Denying claims is what insurance companies do. Why are you surprised. Their customer insists that the accident was not his fault. Your course is clear. If you want to pursue this you must file suit. Personal injury claims are subject to a two year statute of limitations in Virginia. Propery damage claims are subject to a five year statute of limitations. Good luck.
The author of this post is licensed to practice law in the District of Columbia, Maryland, and Virginia. This post is intended as general information only, and is not provided as legal advice in connection with any specific case, and does not create an attorney-client relationship.
Your best option may depend on the amount of the loss. You can sue in our general district courts for up to $15,000.00. These courts are faster than circuit courts where the amount sued for is unlimited.
If you were injured that is a separate case which I would love to discuss with you. 800 752 0042
As a lifelong rider, I have to point out two things to you. First, I am very pleased that you have not suffered serious personal injuries as a result of this crash. If you have suffered injuries, you should immediately call an experienced attorney who can handle both your personal injury claim and your property damage claim as well. If you have no personal injuries, you will probably have a difficult time finding legal counsel to help you. If you only have a property damage claim, you might check what the small claims limits are in Virginia. If they are high enough to cover your property damage including towing and storage etc, you should file a claim immediately. If the jurisdictional amount of small claims court is not high enough to cover your losses you should check out the next highest level of court, like municipal court or limited jurisdiction court. Remember also to make a claim for your gear such as your gloves, helmet jacket and boots, whatever got torn up or scuffed.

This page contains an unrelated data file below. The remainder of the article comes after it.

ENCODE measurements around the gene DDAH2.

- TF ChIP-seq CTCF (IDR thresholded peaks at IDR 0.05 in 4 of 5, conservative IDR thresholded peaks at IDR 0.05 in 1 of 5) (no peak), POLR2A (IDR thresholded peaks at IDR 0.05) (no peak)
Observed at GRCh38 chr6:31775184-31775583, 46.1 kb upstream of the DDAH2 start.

The final thing I have to say is that you also should consider some degree of contribution for your own conduct in causing this crash. If you began your pass of the truck before he had completely left your lane, you were comparatively negligent. As a motorcycle rider, you are responsible to leave a certain space for yourself. If Virginia does not allow lane sharing, your pass was premature, and your conduct has contributed to your crash as well as the negligent conduct of the truck driver. This is a bitter pill to swallow, however you are likely to be attributed some fault by a court. Bear this in mind as you negotiate with the insurance company later. Good luck, Claude
It appears this is a dispute as to liability. If you feel strongly enough about this, you may want to consider taking the other motorist to small claims court.
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